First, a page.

If you want to know why those in LGBT communities are hurt, offended and upset by the awarding of a knighthood to Brian “Fucking” Souter, you need to read Duncan Hothersall’s post on the issue. I was in that struggle too, to repeal Section 28/2A in Scotland, and I came away bruised and scared and determined, too. I remember some years earlier standing in the kitchen stirring pasta and trying to explain to my stepdaughter, then aged 13, what Section 28 was, how it said that we were only playing at being a family, and making a running joke out of it to remove the sting. That evening’s was the first of many “pretended dinners”.
My biological children, both born years later, will never have to have that joke made to ease the insult to their lives. I’m profoundly grateful to Wendy Alexander and Donald Dewar and all the people who I campaigned alongside, for the moral courage that made that true. And I am still angry with Brian Souter for his lying, conniving campaign, for his use of the vast fortune he made exploiting his workers and a formerly public transport system, for being the face and the voice of hatred and humiliation for us for that year. If ever anyone deserved less to be “honoured” by his country – well, no, there are others who’ve caused hurt and death and division, too. But he’s among them.
But I am not going to sign the petition against his knighthood. I can’t say that his should be removed but, ultimately, other people should remain “Knights of the British Empire”. The whole system is a sick reminder of how we reward capitalistic excess and kowtowing to the system with the trappings of aristocracy. The whole system is rotten, and saying we should only give these tainted gongs to the “right” people is missing the point. Let’s refuse the notion of honour in “honours”. Let’s make it as irrelevant as it should be.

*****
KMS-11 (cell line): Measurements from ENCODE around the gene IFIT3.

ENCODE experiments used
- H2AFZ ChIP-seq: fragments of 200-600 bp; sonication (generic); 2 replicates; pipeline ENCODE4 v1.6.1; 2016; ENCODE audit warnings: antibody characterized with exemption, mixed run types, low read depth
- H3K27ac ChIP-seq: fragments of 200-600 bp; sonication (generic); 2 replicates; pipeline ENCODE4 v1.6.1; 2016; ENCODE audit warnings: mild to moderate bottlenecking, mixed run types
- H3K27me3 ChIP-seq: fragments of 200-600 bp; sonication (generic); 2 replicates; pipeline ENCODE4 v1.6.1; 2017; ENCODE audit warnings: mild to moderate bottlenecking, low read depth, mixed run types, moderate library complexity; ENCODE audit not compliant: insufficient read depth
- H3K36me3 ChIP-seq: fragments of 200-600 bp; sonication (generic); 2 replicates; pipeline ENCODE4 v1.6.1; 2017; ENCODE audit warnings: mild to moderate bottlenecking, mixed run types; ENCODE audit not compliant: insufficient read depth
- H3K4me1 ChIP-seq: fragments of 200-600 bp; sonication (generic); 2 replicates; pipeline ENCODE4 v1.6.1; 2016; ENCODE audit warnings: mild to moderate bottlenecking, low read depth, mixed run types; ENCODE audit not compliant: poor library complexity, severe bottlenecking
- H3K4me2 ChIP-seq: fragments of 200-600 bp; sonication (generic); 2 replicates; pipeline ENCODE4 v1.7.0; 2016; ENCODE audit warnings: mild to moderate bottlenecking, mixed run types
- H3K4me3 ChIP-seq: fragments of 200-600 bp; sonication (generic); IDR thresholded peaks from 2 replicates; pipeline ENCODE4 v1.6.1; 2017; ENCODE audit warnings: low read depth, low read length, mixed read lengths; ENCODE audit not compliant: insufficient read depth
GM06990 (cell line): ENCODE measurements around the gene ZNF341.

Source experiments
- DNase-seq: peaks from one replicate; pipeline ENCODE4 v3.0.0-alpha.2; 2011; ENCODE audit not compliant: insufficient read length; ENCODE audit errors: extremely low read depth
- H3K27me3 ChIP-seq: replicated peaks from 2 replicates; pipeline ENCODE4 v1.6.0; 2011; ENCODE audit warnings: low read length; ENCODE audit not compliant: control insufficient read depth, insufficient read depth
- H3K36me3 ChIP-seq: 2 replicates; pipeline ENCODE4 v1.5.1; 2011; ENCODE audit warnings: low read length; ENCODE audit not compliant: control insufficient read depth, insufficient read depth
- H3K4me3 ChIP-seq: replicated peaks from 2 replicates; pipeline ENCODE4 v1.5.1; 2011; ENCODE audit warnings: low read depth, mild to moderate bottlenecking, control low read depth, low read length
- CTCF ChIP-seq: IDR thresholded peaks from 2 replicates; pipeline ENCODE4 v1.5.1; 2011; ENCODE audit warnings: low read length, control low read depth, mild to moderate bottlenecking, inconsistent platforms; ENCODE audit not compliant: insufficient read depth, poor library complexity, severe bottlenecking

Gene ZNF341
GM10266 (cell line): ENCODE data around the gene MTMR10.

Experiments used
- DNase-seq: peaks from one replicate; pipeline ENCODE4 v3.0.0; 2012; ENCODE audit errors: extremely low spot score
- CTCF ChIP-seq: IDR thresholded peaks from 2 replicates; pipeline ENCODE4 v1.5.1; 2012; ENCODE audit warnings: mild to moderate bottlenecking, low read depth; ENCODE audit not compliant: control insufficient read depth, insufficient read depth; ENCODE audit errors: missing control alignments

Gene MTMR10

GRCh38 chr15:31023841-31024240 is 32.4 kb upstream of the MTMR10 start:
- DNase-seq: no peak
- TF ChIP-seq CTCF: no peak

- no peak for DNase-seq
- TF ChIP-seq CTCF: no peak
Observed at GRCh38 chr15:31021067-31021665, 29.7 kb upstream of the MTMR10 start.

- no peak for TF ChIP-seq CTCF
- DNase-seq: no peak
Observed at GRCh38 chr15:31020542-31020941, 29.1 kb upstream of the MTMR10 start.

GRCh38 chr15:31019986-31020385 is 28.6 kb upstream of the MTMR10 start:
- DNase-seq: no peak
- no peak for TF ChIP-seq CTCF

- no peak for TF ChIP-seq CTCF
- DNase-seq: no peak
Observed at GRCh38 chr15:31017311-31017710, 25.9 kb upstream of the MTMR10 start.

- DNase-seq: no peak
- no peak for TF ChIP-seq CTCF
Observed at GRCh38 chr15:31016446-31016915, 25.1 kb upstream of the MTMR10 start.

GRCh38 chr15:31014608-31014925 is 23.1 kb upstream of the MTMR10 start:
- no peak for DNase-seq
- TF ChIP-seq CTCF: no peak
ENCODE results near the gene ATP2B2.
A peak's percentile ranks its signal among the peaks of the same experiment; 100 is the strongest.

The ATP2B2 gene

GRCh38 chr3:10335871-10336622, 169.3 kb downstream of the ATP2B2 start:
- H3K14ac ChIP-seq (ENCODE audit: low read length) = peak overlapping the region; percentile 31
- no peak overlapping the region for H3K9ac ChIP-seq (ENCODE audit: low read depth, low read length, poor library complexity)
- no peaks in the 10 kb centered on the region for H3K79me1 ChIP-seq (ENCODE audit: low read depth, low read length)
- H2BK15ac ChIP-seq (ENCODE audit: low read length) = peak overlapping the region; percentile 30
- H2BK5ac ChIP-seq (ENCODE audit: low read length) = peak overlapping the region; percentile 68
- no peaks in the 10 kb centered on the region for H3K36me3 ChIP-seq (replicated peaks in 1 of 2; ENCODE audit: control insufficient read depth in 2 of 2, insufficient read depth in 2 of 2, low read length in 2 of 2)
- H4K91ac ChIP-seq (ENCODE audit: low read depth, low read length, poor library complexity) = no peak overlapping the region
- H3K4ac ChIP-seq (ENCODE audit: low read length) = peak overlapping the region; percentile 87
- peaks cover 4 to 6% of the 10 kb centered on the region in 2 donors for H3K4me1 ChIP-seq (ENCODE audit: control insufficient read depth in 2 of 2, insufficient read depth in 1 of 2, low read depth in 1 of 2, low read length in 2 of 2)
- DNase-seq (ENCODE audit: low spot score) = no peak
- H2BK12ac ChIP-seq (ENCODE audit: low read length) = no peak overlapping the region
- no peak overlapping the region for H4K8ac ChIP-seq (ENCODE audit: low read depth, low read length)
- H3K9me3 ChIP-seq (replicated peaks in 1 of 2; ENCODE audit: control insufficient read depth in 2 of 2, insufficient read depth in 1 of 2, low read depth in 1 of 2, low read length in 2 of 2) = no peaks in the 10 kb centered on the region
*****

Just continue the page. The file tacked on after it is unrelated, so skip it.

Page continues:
To this end, I propose that we each, on our birthdays, confer honours on people who we think deserve them. Let’s each claim the right to bestow titles, on the basis that great judgement of human quailities isn’t confined to Elizabeth Windsor and “her government”. You can call these “pretended honours” if you like, but I don’t accept that any more than when the government called my family “pretend”. We need to change, and that change needs to accept the human dignity of each of us. It’s my birthday in a couple of weeks, so keep your eyes peeled.